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The first state to ban TikTok is Montana

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Helena, Montana — Republican Governor Greg Gianforte signed Senate Bill 419 into law on Wednesday, becoming Montana the first state to enact legislation prohibiting Tiktok from operating within its boundaries. On January 1st, 2024, the prohibition will come into force.

Gianforte claimed in a news release that he signed the legislation to “protect Montanans’ sensitive data” from being collected by China.

“The Chinese Communist Party using TikTok to spy on Americans, violate their privacy, and collect their personal, private, and sensitive information is well-documented,” Gianforte said. “Today, Montana takes the most decisive action of any state to protect Montanans’ private data and sensitive personal information from being harvested by the Chinese Communist Party.”

TikTok was previously forbidden on government-owned devices by the federal government and state organizations in Montana. Additionally, SB 419 applies to personal devices and states that “Tiktok may not operate within the territorial jurisdiction of Montana.” Additionally, the law forbids software developers like Apple and Google from making TikTok available for download.

The Montana Department of Justice will have the authority to pay app retailers or ByteDance, the parent company of TikTok, $10,000 for each distinct offense and $10,000 for each day that a violation persists once the law is in force.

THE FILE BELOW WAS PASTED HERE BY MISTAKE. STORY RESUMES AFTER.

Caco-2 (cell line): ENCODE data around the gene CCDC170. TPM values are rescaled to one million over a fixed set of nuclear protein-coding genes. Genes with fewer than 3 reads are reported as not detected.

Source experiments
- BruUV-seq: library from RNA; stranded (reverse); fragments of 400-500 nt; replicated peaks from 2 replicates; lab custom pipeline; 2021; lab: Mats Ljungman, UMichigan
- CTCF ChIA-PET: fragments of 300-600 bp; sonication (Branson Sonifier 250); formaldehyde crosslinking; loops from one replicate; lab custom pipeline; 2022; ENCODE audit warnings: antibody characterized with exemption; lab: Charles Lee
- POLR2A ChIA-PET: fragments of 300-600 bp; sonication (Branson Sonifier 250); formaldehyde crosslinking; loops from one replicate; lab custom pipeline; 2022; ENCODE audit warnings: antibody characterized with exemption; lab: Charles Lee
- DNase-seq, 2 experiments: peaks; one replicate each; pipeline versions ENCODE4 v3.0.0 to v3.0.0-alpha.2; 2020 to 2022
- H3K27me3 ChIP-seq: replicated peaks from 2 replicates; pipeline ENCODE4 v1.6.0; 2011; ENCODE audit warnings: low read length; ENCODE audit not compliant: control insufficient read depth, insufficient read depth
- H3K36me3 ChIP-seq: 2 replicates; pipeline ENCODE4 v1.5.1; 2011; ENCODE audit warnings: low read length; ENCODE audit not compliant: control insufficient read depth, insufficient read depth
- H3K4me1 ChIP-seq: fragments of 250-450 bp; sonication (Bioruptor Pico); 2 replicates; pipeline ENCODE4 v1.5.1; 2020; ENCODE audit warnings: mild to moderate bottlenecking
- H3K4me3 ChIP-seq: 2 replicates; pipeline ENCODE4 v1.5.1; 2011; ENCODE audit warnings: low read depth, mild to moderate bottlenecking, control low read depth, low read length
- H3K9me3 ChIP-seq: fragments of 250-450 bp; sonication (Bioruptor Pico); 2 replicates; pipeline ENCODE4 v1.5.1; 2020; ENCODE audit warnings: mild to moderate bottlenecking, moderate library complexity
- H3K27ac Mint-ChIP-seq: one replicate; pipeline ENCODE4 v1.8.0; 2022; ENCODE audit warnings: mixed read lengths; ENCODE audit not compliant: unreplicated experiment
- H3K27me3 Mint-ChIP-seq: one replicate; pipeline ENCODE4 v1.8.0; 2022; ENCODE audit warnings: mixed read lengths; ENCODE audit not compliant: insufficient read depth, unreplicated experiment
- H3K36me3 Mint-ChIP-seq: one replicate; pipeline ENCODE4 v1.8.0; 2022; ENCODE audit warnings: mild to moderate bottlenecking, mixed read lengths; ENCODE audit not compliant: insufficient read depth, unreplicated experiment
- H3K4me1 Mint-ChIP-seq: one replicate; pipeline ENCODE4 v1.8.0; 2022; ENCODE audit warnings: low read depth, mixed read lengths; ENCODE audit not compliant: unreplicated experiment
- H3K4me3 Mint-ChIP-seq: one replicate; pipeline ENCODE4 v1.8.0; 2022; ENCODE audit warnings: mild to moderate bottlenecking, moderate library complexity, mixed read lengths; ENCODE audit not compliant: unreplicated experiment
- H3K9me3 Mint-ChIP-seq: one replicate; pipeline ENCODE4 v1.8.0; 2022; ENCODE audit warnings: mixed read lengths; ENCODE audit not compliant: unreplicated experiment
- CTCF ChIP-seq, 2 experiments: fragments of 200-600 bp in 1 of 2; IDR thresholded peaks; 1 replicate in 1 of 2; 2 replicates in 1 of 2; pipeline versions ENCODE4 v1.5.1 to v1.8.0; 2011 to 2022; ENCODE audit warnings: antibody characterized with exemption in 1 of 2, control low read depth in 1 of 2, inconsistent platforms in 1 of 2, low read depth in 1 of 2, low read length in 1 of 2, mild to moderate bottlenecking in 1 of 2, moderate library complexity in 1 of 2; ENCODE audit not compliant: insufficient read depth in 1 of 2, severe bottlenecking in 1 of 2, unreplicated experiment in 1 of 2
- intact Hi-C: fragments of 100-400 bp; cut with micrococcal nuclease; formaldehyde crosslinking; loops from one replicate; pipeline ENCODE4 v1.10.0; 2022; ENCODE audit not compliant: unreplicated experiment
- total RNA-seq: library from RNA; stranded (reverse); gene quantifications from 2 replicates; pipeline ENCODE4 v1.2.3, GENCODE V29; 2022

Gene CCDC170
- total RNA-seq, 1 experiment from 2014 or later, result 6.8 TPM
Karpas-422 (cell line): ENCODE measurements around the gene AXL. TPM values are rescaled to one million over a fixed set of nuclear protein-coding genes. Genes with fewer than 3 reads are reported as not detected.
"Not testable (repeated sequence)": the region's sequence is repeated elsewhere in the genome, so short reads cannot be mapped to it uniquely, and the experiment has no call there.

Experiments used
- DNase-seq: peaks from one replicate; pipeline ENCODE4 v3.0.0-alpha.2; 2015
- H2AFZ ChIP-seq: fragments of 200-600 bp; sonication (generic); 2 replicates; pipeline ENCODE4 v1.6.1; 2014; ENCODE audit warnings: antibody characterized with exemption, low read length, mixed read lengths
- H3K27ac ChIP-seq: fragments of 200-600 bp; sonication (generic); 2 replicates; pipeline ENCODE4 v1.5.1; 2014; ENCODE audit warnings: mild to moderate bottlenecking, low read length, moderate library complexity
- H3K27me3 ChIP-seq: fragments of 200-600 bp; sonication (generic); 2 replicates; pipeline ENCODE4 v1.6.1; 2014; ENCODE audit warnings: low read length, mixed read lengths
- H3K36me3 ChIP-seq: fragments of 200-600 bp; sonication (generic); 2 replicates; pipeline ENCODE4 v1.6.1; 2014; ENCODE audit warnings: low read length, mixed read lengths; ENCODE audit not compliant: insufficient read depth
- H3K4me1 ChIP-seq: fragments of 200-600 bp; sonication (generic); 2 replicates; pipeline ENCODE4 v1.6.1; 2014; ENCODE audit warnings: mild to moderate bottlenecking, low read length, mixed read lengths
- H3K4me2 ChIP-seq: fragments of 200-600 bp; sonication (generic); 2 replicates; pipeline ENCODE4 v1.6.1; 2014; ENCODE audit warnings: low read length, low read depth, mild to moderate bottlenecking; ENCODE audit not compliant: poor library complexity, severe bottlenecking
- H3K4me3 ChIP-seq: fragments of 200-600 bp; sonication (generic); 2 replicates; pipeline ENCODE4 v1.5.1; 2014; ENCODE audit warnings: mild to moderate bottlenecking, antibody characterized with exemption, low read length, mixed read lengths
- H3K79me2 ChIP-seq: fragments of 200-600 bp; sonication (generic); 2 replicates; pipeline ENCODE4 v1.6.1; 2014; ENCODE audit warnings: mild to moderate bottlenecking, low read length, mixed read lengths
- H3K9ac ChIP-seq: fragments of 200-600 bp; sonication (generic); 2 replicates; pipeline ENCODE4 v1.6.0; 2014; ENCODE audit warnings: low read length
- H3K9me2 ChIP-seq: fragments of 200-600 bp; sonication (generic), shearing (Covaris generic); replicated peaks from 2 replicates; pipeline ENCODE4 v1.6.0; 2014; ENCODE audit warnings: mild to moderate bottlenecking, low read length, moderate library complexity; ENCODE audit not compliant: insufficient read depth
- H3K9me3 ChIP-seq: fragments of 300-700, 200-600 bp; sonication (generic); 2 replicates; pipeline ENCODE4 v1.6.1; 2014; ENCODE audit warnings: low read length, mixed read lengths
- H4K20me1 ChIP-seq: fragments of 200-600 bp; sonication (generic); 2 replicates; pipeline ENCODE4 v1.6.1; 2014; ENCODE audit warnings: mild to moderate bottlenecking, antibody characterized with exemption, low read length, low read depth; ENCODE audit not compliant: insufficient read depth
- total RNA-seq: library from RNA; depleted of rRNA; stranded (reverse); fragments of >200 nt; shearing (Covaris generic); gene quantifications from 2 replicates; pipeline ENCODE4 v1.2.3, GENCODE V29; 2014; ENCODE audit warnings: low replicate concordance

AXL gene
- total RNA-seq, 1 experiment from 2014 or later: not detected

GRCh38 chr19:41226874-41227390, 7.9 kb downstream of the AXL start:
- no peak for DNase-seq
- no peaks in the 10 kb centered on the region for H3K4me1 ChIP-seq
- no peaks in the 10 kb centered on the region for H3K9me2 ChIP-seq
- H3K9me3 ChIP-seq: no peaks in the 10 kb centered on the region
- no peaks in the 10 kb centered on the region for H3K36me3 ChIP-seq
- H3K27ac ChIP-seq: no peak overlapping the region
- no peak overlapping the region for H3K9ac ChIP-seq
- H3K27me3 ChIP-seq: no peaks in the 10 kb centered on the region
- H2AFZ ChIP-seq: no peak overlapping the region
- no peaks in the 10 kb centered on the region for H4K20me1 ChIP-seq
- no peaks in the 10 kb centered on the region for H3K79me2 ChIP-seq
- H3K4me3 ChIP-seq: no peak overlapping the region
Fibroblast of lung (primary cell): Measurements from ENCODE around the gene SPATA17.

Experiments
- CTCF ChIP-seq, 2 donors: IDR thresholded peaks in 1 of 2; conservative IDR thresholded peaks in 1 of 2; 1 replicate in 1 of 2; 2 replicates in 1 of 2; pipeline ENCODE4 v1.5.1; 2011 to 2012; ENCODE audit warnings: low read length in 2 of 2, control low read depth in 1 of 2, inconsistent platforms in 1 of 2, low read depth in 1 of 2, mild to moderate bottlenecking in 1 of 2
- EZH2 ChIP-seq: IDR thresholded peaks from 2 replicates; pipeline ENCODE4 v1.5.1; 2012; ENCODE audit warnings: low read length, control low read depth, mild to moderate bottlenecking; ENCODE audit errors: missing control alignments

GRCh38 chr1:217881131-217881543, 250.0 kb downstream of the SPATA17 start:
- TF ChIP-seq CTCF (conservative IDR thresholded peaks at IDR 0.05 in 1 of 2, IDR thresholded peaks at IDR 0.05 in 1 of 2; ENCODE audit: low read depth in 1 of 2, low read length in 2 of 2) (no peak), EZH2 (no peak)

There are no repercussions for TikTok users under the law; it solely affects how the program is distributed.

SB 419 was approved by the Montana Senate 30-20 on March 2 and the Montana House 54-43 on April 14. Despite opposition from both parties, the law was able to pass both chambers.

Supporters said that the restriction is necessary because TikTok is controlled by a Chinese corporation and gathers a lot of user data. Sen. Shelley Vance, R-Belgrade, the lead sponsor of the legislation, stated at a meeting of the Business, Labor, and Economic Affairs Committee on February 27 that there is serious worry that data is being exploited against American businesses and interests.

“After years of investigative reporting we now know this to be true, TicTok endangers the safety of Montanans and Americans at large,” said Vance. “We know that beyond a doubt that TikTok’s parent company ByteDance is operating as a surveillance arm of the Chinese Communist Party and gathers information about Americans against their will.”

TikTok has refuted the allegation, and some Montana companies have said that if the app were to be banned, an important outlet for advertising would be lost.

“Small businesses like me, I don’t just sell to Montanans, I sell everywhere,” Caroline Nelson, owner of Little Creek Lamb and Beef, told MTN’s Kristin Merkel in March. “So if I can’t market on TikTok or on any social platform, it puts Montanans at a unique disadvantage compared to other small businesses in other states.”

Due to TikTok’s apparent indication that a legal challenge is on the horizon, it is likely that SB 419 will be contested.

“The bill’s champions have admitted that they have no feasible plan for operationalizing this attempt to censor American voices and that the bill’s constitutionality will be decided by the courts,” said TikTok on Twitter in April. “We will continue to fight for TikTok users and creators in Montana whose livelihoods and First Amendment rights are threatened by this egregious government overreach.”

 

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